Torah study on Shabbat should be a joy and a pleasure. Therefore, some poskim advise against studying difficult and complicated subjects, because when one does not understand what he is studying he becomes tense and aggravated. Therefore, it is proper to review on Shabbat material that one already knows well or study clear and comprehensible material, everyone at their own level. Even Torah scholars should study easy material that does not require exertion on Shabbat (Or Zaru’a; Ya’avetz). Others maintain that, on the contrary, it is particularly appropriate for erudite individuals to delve into difficult passages (Maĥzik Berakha 290:6). It seems that there is no disagreement. Rather, it depends on the individual: one who enjoys raising difficulties and resolving them should study difficult passages, while one who likes understanding things clearly and straightforwardly should study material that is easier to grasp.
One should mainly study material that instructs one how to live life properly, as the Torah states: “Study them and observe them faithfully” (Devarim 5:1). Similarly, the poskim write that one who has limited time to spend studying Torah should devote it to learning halakha. He should also study matters of faith and morals so as to elevate his thoughts and improve his ways (MB 290:6; Derisha, Shakh, and Taz on YD §246; SAH, Talmud Torah 2:9). If this is the case even during the week, then on Shabbat one should certainly study Torah that will provide direction in life. For Shabbat is the inner essence of the week and is meant to illuminate and guide us during the six workdays. Each person needs to discern for himself what type of study, in addition to halakha, he finds most enlightening, be it theology, Tanakh, moralistic tracts, or Ĥasidut. Torah scholars who spend all week studying different areas of the Torah do not need these directives. They should learn whatever they want to learn.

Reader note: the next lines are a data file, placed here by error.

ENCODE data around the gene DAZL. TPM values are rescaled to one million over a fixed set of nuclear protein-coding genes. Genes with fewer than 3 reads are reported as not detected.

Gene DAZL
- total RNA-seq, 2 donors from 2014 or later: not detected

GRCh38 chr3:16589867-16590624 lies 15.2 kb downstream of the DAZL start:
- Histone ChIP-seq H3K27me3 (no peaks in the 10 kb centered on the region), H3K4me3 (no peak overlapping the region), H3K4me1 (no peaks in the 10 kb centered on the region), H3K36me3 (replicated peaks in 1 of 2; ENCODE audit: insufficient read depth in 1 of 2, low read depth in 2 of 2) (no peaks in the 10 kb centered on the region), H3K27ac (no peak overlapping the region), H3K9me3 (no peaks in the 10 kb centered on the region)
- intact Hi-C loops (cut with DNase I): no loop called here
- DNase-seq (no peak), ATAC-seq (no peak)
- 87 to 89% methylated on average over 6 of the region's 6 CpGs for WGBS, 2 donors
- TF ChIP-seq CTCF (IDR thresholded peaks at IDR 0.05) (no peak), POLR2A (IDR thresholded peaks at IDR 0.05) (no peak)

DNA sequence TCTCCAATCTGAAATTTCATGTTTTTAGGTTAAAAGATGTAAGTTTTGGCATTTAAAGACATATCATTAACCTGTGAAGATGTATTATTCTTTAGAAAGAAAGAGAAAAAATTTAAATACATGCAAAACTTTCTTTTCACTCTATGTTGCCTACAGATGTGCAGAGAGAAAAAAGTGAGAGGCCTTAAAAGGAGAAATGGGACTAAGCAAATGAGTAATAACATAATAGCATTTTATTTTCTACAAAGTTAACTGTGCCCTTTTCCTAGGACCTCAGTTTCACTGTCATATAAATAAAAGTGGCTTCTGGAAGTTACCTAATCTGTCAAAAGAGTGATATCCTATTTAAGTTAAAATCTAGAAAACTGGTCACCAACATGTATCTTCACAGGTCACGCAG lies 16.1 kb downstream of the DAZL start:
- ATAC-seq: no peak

It is good to come up with novel Torah ideas (ĥidushim) on Shabbat. Zohar (III 173:1) states that on Saturday night, after the neshama yeteira returns to heaven, God asks what ĥidushim each Jew innovated that Shabbat with the help of his neshama yeteira (Shlah, Masekhet Shabbat, Ner Mitzva §53). This does not refer to ĥidushim that require toil and pain, but those that make people happy and contain novel understandings of life. One who cannot create novel insights should learn something new (Maĥzik Berakha 290:5; Kaf Ha-ĥayim ad loc. 5).
One who has children should study Torah with them on Shabbat. This gives him a double mitzva. It is a mitzva for a father to teach his son Torah, as it says: “Teach them to your children” (Devarim 11:19). And the Sages state: “If one teaches his son Torah it is as if he has taught his son and his son’s son through all the generations, as it is written: ‘Make them known to your children and your children’s children’ (Devarim 4:9)” (Kiddushin 30:1). By teaching his son, he ensures that the Torah will continue to be transmitted from generation to generation until the end of time. The Sages further say that a grandfather who is privileged to teach his grandson Torah is akin to one who accepted the Torah at Mount Sinai, as the Torah states: “Make them known to your children and your children’s children,” which is immediately followed by “the day you stood before the Lord your God at Ĥorev” (Devarim 4:9-10). Since the Torah was given on Shabbat, it is a particularly appropriate time to transmit the Torah.